Download Presentation
## Math Interventions

- - - - - - - - - - - - - - - - - - - - - - - - - - - E N D - - - - - - - - - - - - - - - - - - - - - - - - - - -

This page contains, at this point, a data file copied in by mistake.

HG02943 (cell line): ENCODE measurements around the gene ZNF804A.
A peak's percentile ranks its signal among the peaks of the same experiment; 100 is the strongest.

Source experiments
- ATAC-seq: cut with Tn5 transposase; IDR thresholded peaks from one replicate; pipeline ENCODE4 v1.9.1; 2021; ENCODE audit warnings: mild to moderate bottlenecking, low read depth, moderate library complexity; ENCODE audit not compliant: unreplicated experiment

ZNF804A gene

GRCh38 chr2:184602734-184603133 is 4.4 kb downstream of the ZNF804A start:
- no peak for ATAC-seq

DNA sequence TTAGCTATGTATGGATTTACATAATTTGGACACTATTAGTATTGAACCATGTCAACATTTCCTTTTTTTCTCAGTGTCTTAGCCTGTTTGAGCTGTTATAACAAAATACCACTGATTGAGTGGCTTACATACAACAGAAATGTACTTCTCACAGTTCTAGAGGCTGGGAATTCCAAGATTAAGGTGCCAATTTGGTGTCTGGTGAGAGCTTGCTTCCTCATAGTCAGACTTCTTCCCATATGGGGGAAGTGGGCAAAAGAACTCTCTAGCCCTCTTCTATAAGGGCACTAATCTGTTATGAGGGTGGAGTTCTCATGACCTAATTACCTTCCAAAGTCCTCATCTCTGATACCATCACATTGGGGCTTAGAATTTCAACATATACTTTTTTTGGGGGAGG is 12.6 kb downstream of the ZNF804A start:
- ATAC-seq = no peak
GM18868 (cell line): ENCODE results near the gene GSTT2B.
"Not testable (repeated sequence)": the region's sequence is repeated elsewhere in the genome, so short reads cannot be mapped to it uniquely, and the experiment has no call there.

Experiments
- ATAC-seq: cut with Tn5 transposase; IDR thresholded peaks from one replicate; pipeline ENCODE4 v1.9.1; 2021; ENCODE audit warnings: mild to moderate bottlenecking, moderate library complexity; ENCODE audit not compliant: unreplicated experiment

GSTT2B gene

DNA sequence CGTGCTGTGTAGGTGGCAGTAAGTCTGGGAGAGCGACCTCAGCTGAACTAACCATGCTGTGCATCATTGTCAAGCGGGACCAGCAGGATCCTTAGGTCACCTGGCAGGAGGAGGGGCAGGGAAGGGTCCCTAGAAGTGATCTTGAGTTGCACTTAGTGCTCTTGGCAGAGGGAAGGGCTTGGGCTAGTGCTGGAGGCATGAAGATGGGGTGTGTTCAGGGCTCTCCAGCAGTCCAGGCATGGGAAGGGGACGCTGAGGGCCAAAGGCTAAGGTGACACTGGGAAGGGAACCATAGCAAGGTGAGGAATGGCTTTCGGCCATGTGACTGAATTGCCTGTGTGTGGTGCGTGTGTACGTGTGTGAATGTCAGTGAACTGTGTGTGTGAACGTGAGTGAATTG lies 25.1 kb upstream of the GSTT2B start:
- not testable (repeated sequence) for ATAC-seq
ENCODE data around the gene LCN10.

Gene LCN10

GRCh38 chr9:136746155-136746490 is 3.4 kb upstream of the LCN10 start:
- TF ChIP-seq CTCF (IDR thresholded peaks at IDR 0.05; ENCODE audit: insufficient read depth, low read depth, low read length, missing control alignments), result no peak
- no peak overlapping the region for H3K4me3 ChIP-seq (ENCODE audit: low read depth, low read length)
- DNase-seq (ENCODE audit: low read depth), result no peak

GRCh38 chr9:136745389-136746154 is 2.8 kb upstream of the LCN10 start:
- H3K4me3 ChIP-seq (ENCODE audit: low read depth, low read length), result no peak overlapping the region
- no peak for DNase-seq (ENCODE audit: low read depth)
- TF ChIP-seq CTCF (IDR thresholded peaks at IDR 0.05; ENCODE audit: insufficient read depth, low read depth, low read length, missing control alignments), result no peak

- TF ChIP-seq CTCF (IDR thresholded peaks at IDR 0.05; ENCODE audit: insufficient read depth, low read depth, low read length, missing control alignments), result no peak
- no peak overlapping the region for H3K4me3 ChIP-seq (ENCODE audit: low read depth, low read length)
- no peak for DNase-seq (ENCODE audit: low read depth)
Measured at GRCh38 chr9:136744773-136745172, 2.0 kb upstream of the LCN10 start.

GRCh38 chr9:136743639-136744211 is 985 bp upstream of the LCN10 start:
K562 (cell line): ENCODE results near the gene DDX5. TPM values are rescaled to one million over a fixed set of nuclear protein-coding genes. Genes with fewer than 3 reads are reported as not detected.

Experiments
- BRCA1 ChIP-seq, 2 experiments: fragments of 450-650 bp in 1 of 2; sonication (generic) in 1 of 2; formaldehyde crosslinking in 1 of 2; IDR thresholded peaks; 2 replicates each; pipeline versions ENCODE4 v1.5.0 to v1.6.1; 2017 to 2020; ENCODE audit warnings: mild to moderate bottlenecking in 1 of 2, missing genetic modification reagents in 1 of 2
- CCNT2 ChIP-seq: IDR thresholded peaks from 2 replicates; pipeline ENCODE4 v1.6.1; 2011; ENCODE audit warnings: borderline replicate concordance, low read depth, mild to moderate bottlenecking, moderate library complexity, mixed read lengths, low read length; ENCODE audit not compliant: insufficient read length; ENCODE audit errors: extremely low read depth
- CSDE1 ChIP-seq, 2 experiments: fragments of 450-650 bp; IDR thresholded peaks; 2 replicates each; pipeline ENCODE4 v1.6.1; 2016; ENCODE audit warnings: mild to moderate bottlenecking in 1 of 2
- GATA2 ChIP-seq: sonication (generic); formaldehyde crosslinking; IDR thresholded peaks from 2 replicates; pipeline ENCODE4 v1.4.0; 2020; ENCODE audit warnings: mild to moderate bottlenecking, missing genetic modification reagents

**Math Interventions**By Brian Stagg March 7, 2002 CBC**Background**• Current math curriculum is sequential • Skills deficits become cumulative • About 5% to 6% of students are Math LD • 40% of 4th graders scored Below Basic Level • Many students struggle with math especially fluency**Common Skills Deficits**• Mastery of Computational Skills • Rules • Basic Operations • Fluency • Mathematic Applications**77**+ 4 174 66 -58 12 3 +3 0 4 -3 1 3 +2 1 5 -3 2 Common Errors**Errors cont.**• Carrying and Borrowing • Computation and operations • Both effect fluency and accuracy**Assessment**• Norm-referenced • WIAT • WJ-III • Stanford Diagnostic Mathematic Test (SDTM) • KeyMath-Revised • Weaknesses • General concepts & broad-based • Too few problems for proper assessment**Assessment CBM**• Assess a single skill • Two-digit addition with borrowing • Assess multiple skills • Two-digit addition and subtraction • Assesses fluency and accuracy**Other Assessments**• Error analysis: looking at a common error over many problems • CBM can be effective in determining EA • Clinical Interviews • CI entails asking the student to talk through the steps he or she used to a solve a problem**Conducting CBM**• Use district scope and sequence list of computational skills (appendix) • Construct 2 to 3 probe sheets with about 30 – 35 problems • Directions (see appendix)**Scoring**• Digits correct • Add, Sub. Multiply is digits below the line 75 x26 450 150_ 2850**Scoring cont.**75 x26 435 285_ 3415 • Division: GOOD LUCK (consult a book) • Percent Correct: divide # of problems correct by total # of problems**Advantages of CBM**• Find systematic errors • Specific skills deficits • Chart progress • Development of short and long term goals**Interventions**• Self-Monitoring • Cover,Copy, and Compare • Reciprocal Peer Tutoring (with parental involvement) • Increasing Fluency with timing and reinforcement**Self-Monitoring**• Number of Problems completed and/or accuracy • Student charts progress on a graph/chart (example in appendix) • Cover, Copy and Compare**Cover Copy and Compare**• A sheet with about 10 problems w/answers in left column and two other columns (copy and compare) • Student reads problem and answer • Covers problem • Then copies the problem and answer • Uncover and compare answers • Best for basic math facts**Reciprocal Peer Tutoring (RPT)**• “Combines self-management techniques and group contingencies within a peer tutoring format” (Rathvon, 1999; pp. 195). • Resources • Paired-partners • Flash cards w/problems and computational steps • Problem drill sheets • Reinforcement menu • 30 minutes • 4 section paper w/ ‘Try 1’ ‘try 2’ ‘help’ and ‘try 3’**RPT cont.**• Procedure • Partners set a team goal and individual goal for number of problems answered correct • One student act as teacher and gives flashcards • The other answers the problems on 4-section paper • Try 1: 1st attempt • Try 2: ‘teacher’ prompt from card • Help: ‘teacher’ models with instruction • Try 3: retry • Switch roles after 10 minutes • After 2nd set each person completes a problem drill sheet • If goals are met record on score card, and after 5 wins receive reinforcement item**RPT with Parental Involvement**• Same as RPT but with a parent component • Procedure • Inform parents of the program with a letter (Rathvon, 1999. pp. 202-203) • Same procedure but after 3 wins send a parent notification to reward the child • One variation is that the parents would return the note indicating the reinforcement given • RPT allows you chart progress and evaluate instruction**Other Interventions to Increase Fluency and Accuracy**• Other types of progress charts and reinforcement schedules • % completed in time limit • % accurate in time limit • Homework completion • Reinforcement schedules at home or school**Alternative Interventions**• Cognitive Learning Strategies (Bruning, Schraw, & Ronning, 1999) • Focus on processes, structures and decisions, not on answers • Problem-solving approaches • Applications**Considerations for Interventions**• Do not be misguided or misdirected • Prevent habituating incorrect routines • Guarantee success (more correct answers) • Offer alternative ways to display proficiency in math • (Cawley & Parmar, 1991)**Considerations for CBC**• Intervention at school and reinforcement at home • CBM measures • Assess • Chart progress • Data collection • Parents practice and model homework with the child • Peer tutoring**References**• Bruning, R. H., Schraw, G. J., & Ronning, R. R. (1999). Cognitive Psychology and Instruction. Upper Saddle River, NJ: Prentice-Hall. • Cawley, J. F., & Parmar, R. S. (1991). Maximizing mathematics success in the regular classroom. In G. Stoner, M. R. Shinn, & H. M. Walker (Eds.), Interventions for achievement and behavior problems. Silver Spring, MD: NASP. • Fleischner, J. E., & Manheimer, M. A. (1997). Math interventions for students with learning disabilities: Myths and realities. School Psychology Review, 26, 397-413. • Rathvon, N. (1999). Effective school interventions: Strategies for enhancing academic achievement and social competence. New York: Guilford Press. • Shapiro, E. S. (1996). Academic skills problems: Direct assessment and intervention. New York: Guilford Press. • Shapiro, E. S., & Kratochwill, T. R. (2000). Conducting school-based assessments of child and adolescent behavior. New York: Guilford Press.